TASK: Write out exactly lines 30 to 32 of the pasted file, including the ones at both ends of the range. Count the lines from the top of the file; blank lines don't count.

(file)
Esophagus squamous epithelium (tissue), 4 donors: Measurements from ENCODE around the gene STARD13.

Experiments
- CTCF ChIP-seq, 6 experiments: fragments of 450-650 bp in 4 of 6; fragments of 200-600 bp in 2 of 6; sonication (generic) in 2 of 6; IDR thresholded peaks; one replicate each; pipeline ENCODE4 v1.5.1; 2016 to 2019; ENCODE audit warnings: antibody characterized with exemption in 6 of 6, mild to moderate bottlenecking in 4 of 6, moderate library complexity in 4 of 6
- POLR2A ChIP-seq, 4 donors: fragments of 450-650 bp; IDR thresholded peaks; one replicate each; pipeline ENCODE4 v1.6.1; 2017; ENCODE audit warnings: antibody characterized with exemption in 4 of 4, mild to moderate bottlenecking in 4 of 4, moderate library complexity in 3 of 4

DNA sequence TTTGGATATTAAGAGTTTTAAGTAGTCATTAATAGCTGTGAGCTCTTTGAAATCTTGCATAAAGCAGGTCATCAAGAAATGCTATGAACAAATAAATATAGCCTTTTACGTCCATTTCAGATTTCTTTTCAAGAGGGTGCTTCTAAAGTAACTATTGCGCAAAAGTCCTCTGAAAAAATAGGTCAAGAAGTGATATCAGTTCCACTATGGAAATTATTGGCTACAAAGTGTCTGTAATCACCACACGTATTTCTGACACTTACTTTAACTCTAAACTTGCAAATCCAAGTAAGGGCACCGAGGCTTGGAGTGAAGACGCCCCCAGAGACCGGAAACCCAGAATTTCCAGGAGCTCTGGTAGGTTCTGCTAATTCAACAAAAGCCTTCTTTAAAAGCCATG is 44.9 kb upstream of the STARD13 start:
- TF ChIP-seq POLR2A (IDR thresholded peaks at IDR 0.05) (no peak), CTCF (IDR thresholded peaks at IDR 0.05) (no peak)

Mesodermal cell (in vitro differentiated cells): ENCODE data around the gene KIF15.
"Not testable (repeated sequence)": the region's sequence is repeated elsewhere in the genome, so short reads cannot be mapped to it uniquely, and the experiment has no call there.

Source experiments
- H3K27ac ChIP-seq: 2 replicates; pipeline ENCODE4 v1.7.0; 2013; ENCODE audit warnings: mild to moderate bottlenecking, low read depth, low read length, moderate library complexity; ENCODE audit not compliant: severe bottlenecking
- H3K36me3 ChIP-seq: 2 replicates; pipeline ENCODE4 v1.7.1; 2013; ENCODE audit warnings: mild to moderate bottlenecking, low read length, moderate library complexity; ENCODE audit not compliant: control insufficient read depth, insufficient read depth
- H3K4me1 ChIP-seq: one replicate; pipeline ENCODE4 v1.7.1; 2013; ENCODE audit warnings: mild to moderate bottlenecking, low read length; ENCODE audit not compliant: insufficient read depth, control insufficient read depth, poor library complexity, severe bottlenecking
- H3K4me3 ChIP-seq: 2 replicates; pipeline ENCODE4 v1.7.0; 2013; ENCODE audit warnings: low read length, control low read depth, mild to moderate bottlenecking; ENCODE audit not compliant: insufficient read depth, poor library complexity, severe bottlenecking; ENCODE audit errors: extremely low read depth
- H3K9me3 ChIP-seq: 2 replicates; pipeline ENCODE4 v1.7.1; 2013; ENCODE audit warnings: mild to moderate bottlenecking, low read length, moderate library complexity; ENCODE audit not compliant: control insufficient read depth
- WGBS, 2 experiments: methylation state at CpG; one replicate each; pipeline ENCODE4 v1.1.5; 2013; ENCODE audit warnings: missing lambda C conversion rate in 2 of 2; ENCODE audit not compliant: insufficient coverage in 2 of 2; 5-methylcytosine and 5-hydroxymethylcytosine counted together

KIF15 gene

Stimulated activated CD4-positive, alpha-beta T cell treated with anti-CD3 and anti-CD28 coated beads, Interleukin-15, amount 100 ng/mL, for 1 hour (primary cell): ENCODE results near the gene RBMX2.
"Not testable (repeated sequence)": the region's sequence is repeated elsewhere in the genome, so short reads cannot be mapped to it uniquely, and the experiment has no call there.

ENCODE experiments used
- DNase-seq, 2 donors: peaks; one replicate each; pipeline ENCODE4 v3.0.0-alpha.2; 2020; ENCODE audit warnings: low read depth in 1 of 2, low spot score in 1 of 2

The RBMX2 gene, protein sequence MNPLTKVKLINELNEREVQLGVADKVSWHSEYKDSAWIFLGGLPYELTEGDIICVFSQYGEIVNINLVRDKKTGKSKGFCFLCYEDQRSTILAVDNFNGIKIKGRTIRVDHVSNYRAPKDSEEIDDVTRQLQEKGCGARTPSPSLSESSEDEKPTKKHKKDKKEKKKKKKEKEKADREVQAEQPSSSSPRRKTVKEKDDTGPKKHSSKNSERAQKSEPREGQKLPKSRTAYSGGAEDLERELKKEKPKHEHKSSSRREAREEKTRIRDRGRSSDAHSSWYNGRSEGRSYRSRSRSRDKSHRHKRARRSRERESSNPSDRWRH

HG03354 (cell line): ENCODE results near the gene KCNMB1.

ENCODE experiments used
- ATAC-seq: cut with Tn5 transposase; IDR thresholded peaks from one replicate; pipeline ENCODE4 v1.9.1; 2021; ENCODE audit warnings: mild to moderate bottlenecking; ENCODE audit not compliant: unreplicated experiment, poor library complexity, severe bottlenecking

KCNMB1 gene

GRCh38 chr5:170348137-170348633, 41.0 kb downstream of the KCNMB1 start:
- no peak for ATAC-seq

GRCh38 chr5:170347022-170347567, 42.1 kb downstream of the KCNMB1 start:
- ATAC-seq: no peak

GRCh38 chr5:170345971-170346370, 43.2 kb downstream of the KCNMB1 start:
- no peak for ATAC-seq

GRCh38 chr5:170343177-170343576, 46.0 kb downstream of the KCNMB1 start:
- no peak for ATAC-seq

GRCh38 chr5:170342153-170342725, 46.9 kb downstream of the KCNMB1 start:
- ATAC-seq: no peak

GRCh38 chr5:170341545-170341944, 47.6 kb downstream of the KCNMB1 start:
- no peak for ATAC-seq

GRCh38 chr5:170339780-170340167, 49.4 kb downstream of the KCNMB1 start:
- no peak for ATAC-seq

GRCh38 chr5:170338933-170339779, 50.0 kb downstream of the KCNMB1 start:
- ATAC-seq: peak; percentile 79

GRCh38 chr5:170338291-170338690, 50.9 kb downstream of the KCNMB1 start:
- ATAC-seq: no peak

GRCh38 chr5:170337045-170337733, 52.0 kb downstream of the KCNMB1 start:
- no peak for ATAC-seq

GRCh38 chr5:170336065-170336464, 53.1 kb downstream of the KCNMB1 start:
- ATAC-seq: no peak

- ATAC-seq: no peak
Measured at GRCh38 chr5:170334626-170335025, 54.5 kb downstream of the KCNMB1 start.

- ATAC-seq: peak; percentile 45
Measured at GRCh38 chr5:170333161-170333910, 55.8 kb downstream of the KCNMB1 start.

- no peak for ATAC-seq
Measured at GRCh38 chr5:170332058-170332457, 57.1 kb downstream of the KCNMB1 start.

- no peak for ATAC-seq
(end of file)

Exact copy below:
GRCh38 chr5:170345971-170346370, 43.2 kb downstream of the KCNMB1 start:
- no peak for ATAC-seq

GRCh38 chr5:170343177-170343576, 46.0 kb downstream of the KCNMB1 start: